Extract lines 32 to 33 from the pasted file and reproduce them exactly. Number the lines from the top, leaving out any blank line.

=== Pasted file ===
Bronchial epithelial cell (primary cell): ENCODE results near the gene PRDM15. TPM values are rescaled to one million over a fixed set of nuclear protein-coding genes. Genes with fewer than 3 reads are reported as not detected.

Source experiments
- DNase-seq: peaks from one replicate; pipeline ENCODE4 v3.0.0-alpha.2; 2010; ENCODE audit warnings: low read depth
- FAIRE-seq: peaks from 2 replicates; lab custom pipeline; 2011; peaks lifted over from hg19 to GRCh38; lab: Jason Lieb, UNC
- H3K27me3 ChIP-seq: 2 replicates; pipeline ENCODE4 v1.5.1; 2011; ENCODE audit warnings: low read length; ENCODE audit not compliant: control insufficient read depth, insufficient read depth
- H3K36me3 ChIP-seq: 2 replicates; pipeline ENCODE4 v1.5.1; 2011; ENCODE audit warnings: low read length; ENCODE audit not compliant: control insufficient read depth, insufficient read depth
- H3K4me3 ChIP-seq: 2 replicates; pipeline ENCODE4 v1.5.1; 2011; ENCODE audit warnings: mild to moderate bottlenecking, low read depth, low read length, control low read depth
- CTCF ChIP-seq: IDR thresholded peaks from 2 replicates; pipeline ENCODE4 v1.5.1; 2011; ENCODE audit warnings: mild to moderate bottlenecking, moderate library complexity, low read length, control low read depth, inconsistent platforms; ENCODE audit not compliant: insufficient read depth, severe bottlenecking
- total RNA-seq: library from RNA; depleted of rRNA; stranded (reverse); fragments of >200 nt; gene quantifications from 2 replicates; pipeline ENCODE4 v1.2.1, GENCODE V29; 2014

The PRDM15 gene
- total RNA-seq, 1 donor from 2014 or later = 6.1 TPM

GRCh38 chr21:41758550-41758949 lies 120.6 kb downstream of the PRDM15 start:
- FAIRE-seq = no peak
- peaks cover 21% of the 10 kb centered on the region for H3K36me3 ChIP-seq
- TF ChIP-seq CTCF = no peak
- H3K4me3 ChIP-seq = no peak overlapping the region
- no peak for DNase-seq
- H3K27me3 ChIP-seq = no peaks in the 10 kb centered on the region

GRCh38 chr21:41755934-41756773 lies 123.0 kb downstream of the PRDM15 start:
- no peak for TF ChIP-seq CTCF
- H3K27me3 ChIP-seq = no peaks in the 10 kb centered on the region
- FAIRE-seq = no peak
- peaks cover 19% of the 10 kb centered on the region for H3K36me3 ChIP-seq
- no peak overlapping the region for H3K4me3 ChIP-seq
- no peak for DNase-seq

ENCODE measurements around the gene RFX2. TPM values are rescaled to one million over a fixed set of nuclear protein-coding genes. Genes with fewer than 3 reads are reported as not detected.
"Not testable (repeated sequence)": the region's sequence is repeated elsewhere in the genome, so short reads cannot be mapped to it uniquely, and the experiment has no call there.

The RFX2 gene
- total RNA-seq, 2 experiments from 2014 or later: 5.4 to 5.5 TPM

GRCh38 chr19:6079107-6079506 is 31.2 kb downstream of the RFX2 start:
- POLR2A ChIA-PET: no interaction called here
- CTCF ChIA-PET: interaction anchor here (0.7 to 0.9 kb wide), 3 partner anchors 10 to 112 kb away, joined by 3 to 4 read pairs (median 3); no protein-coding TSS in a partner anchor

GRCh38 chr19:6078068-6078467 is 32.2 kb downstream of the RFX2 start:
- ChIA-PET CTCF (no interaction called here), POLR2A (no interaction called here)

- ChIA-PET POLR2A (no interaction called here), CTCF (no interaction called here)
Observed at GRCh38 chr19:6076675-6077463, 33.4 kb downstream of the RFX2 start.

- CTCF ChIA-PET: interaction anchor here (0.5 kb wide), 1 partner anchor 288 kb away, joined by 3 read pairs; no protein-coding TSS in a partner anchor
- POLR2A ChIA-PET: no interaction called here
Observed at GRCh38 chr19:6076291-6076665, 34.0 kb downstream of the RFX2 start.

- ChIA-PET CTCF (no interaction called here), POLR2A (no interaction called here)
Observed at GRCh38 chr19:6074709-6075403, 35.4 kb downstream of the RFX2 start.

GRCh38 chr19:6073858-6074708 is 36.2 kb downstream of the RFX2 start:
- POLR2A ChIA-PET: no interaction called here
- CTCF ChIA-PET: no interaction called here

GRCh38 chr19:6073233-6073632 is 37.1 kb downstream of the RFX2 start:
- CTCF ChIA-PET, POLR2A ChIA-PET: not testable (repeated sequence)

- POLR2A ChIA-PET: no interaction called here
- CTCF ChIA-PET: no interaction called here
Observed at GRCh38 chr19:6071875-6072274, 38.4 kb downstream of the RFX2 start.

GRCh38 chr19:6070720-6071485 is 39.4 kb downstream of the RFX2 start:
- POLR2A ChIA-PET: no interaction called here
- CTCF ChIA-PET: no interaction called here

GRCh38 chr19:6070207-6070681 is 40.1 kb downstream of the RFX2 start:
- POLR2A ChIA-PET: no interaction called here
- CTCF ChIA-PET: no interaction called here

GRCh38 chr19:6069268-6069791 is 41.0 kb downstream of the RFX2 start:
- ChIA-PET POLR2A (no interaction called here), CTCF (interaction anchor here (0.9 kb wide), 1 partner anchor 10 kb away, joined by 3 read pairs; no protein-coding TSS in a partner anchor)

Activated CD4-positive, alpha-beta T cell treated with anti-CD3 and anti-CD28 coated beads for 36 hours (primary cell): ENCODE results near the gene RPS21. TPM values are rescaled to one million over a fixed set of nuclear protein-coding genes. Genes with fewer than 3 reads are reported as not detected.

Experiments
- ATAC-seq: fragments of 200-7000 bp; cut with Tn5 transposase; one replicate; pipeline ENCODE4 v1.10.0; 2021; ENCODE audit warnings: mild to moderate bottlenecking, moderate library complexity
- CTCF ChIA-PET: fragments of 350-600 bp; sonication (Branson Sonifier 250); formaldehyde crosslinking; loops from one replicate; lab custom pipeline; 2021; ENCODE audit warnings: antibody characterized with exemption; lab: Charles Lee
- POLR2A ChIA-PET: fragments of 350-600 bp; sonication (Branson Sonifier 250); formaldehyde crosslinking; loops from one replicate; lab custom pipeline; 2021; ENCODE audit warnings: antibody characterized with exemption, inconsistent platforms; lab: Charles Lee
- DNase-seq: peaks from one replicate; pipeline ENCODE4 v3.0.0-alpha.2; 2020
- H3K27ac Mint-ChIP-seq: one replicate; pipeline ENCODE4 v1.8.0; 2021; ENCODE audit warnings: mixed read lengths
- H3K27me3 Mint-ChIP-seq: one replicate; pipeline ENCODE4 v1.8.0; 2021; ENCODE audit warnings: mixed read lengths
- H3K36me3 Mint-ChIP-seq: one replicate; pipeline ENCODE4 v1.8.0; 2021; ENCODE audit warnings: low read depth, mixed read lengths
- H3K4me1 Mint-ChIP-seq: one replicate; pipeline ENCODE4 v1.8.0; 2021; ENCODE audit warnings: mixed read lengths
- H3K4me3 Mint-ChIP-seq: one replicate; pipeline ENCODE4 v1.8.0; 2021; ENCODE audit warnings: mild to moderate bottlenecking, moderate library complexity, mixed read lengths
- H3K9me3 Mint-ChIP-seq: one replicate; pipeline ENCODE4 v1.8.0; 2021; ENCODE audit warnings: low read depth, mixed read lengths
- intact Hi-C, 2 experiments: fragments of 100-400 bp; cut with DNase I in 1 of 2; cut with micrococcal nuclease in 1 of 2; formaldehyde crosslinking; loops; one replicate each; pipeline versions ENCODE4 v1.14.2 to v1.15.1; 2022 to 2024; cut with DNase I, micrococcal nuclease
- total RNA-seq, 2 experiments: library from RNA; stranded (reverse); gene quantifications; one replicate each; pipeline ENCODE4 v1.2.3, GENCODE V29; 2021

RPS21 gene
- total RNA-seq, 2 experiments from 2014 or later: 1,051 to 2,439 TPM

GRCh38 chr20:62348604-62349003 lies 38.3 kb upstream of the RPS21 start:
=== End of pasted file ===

- CTCF ChIA-PET: interaction anchor here (0.7 to 0.9 kb wide), 3 partner anchors 10 to 112 kb away, joined by 3 to 4 read pairs (median 3); no protein-coding TSS in a partner anchor

GRCh38 chr19:6078068-6078467 is 32.2 kb downstream of the RFX2 start: